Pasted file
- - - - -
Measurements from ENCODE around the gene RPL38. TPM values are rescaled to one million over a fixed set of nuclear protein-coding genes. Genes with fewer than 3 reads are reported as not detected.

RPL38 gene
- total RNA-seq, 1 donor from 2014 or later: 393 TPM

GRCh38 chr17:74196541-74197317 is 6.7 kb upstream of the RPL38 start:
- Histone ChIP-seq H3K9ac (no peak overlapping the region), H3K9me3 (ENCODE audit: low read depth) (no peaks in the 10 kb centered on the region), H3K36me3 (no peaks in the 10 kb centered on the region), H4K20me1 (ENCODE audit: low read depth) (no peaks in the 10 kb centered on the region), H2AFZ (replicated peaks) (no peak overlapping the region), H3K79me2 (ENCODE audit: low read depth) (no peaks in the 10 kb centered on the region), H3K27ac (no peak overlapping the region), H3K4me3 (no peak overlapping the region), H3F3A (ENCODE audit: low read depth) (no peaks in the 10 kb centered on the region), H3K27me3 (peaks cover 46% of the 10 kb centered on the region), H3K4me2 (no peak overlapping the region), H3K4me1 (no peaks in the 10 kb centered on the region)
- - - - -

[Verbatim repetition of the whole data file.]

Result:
Measurements from ENCODE around the gene RPL38. TPM values are rescaled to one million over a fixed set of nuclear protein-coding genes. Genes with fewer than 3 reads are reported as not detected.

RPL38 gene
- total RNA-seq, 1 donor from 2014 or later: 393 TPM

GRCh38 chr17:74196541-74197317 is 6.7 kb upstream of the RPL38 start:
- Histone ChIP-seq H3K9ac (no peak overlapping the region), H3K9me3 (ENCODE audit: low read depth) (no peaks in the 10 kb centered on the region), H3K36me3 (no peaks in the 10 kb centered on the region), H4K20me1 (ENCODE audit: low read depth) (no peaks in the 10 kb centered on the region), H2AFZ (replicated peaks) (no peak overlapping the region), H3K79me2 (ENCODE audit: low read depth) (no peaks in the 10 kb centered on the region), H3K27ac (no peak overlapping the region), H3K4me3 (no peak overlapping the region), H3F3A (ENCODE audit: low read depth) (no peaks in the 10 kb centered on the region), H3K27me3 (peaks cover 46% of the 10 kb centered on the region), H3K4me2 (no peak overlapping the region), H3K4me1 (no peaks in the 10 kb centered on the region)